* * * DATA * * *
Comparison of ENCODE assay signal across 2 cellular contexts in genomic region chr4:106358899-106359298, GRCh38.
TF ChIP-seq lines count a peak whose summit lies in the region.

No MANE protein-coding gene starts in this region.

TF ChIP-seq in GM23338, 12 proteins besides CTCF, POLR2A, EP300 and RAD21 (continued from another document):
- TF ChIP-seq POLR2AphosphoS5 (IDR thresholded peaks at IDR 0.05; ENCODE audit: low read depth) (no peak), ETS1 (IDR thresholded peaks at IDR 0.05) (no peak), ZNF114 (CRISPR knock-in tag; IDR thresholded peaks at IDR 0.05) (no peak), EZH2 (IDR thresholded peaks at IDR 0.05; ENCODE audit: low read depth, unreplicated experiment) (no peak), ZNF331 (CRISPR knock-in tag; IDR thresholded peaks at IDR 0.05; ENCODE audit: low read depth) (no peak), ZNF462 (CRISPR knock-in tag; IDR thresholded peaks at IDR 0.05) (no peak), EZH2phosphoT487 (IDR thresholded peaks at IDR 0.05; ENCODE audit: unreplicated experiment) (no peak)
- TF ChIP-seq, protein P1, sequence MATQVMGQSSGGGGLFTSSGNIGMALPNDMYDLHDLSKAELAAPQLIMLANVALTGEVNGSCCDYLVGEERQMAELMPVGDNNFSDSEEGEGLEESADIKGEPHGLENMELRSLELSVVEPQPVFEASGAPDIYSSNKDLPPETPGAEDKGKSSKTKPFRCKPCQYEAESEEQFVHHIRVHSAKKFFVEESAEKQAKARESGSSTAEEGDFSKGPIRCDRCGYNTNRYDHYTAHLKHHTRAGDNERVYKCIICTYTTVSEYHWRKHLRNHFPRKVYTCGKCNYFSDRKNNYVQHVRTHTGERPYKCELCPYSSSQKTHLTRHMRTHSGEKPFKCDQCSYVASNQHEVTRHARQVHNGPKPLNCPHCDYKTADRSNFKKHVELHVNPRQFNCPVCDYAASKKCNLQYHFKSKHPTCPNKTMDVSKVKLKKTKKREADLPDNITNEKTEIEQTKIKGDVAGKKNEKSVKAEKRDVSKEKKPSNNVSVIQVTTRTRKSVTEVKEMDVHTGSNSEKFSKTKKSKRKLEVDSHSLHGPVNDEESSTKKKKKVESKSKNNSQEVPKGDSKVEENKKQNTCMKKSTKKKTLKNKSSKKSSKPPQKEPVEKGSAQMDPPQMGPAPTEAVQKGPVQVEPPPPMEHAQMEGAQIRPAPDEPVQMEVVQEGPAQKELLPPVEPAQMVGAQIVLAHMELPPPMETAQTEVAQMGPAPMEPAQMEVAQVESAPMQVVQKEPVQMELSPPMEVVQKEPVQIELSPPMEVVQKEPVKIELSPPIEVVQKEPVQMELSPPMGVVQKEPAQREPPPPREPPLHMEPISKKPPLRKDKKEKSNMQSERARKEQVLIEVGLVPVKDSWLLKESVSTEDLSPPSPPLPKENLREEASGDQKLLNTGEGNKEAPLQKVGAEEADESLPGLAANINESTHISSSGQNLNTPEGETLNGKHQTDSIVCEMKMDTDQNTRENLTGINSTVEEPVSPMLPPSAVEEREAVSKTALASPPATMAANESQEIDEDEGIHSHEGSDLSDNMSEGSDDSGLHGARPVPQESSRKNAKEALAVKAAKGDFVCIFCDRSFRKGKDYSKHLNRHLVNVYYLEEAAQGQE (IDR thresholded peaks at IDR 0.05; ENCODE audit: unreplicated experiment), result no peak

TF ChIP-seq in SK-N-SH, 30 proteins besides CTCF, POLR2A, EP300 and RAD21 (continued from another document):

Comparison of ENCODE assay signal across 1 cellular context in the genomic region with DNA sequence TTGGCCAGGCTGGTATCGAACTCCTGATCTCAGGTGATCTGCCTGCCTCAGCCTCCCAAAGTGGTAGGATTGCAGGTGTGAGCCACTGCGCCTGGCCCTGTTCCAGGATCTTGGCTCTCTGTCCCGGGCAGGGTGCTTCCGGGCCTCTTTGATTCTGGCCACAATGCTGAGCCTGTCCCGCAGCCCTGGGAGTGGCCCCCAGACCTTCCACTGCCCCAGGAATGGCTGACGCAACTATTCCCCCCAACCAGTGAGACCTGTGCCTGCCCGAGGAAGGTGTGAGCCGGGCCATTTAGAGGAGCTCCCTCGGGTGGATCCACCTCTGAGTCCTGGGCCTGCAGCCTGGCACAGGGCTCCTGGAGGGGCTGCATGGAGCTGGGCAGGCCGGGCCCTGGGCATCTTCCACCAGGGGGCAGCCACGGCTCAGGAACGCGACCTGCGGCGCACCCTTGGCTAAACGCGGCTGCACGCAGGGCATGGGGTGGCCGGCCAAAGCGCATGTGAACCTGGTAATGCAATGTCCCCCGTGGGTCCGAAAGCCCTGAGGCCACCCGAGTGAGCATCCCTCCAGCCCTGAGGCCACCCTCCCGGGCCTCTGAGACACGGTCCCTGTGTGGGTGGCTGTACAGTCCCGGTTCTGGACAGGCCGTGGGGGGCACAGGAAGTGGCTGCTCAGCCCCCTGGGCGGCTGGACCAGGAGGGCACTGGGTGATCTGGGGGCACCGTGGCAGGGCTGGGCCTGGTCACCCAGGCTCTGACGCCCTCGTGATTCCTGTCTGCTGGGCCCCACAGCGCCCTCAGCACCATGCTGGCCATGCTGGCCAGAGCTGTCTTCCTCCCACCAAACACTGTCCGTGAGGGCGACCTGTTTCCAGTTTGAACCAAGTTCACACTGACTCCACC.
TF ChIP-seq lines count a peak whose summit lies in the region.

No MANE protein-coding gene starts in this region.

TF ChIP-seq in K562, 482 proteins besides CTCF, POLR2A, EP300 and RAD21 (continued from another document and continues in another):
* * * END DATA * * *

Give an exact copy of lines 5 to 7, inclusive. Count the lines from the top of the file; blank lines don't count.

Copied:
- TF ChIP-seq POLR2AphosphoS5 (IDR thresholded peaks at IDR 0.05; ENCODE audit: low read depth) (no peak), ETS1 (IDR thresholded peaks at IDR 0.05) (no peak), ZNF114 (CRISPR knock-in tag; IDR thresholded peaks at IDR 0.05) (no peak), EZH2 (IDR thresholded peaks at IDR 0.05; ENCODE audit: low read depth, unreplicated experiment) (no peak), ZNF331 (CRISPR knock-in tag; IDR thresholded peaks at IDR 0.05; ENCODE audit: low read depth) (no peak), ZNF462 (CRISPR knock-in tag; IDR thresholded peaks at IDR 0.05) (no peak), EZH2phosphoT487 (IDR thresholded peaks at IDR 0.05; ENCODE audit: unreplicated experiment) (no peak)
- TF ChIP-seq, protein P1, sequence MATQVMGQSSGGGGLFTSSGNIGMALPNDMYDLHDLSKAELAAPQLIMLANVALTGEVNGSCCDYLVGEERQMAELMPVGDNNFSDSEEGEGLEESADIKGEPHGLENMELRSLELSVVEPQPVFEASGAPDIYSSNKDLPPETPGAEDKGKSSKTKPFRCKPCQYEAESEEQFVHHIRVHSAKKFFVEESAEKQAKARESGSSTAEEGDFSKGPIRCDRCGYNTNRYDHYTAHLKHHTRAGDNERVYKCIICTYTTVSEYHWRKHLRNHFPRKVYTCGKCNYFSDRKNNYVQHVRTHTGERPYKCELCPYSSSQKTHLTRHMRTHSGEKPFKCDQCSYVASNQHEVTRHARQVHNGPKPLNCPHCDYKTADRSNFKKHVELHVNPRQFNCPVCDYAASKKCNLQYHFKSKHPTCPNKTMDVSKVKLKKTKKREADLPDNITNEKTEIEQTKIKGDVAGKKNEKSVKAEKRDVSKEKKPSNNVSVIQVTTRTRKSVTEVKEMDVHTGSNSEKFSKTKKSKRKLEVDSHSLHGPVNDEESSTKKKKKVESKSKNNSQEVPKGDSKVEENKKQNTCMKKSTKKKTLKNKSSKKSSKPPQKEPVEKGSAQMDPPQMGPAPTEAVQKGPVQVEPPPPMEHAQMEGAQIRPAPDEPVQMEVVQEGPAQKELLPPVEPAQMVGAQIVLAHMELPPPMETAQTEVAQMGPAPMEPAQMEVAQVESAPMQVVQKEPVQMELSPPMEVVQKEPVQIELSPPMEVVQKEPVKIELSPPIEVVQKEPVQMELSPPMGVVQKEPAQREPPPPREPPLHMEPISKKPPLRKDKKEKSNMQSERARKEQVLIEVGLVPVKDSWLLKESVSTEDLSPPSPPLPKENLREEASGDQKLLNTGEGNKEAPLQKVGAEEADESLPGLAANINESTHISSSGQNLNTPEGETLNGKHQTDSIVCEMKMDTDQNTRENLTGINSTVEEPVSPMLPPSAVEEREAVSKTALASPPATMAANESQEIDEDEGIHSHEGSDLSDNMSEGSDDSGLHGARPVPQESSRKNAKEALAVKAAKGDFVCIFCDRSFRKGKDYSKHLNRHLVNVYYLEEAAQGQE (IDR thresholded peaks at IDR 0.05; ENCODE audit: unreplicated experiment), result no peak

TF ChIP-seq in SK-N-SH, 30 proteins besides CTCF, POLR2A, EP300 and RAD21 (continued from another document):